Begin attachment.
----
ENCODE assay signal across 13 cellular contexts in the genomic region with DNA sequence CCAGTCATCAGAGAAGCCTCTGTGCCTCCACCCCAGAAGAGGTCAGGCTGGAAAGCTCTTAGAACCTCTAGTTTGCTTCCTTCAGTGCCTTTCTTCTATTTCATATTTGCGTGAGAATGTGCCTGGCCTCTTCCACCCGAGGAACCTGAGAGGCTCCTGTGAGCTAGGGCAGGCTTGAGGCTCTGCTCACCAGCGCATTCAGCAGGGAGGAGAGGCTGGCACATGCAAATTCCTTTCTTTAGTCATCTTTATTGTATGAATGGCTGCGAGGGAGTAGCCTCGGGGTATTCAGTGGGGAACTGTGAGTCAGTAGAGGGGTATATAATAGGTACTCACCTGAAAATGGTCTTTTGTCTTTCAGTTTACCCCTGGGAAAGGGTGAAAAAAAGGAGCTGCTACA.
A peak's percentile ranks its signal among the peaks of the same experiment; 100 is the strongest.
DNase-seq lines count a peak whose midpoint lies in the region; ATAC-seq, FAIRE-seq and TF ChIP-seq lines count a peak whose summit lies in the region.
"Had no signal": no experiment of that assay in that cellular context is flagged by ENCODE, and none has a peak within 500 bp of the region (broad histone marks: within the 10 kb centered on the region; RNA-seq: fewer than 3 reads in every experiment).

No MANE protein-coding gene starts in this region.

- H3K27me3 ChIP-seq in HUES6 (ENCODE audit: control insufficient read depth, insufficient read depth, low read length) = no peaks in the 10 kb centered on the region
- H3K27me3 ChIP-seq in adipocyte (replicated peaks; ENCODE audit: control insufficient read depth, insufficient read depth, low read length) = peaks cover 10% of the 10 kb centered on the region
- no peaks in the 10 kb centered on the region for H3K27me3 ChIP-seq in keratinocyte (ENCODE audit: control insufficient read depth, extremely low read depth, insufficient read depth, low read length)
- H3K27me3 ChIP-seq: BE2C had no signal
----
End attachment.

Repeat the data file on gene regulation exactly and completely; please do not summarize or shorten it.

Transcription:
ENCODE assay signal across 13 cellular contexts in the genomic region with DNA sequence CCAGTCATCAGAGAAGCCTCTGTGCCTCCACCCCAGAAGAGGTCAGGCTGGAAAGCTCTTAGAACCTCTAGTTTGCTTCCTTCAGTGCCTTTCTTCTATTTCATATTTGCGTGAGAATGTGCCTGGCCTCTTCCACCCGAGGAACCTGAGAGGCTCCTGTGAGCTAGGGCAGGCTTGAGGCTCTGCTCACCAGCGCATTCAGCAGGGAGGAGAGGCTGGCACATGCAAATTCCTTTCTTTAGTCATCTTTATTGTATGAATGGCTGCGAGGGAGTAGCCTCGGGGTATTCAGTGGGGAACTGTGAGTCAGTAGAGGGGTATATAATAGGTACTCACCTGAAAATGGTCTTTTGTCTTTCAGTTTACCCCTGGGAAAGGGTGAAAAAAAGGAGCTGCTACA.
A peak's percentile ranks its signal among the peaks of the same experiment; 100 is the strongest.
DNase-seq lines count a peak whose midpoint lies in the region; ATAC-seq, FAIRE-seq and TF ChIP-seq lines count a peak whose summit lies in the region.
"Had no signal": no experiment of that assay in that cellular context is flagged by ENCODE, and none has a peak within 500 bp of the region (broad histone marks: within the 10 kb centered on the region; RNA-seq: fewer than 3 reads in every experiment).

No MANE protein-coding gene starts in this region.

- H3K27me3 ChIP-seq in HUES6 (ENCODE audit: control insufficient read depth, insufficient read depth, low read length) = no peaks in the 10 kb centered on the region
- H3K27me3 ChIP-seq in adipocyte (replicated peaks; ENCODE audit: control insufficient read depth, insufficient read depth, low read length) = peaks cover 10% of the 10 kb centered on the region
- no peaks in the 10 kb centered on the region for H3K27me3 ChIP-seq in keratinocyte (ENCODE audit: control insufficient read depth, extremely low read depth, insufficient read depth, low read length)
- H3K27me3 ChIP-seq: BE2C had no signal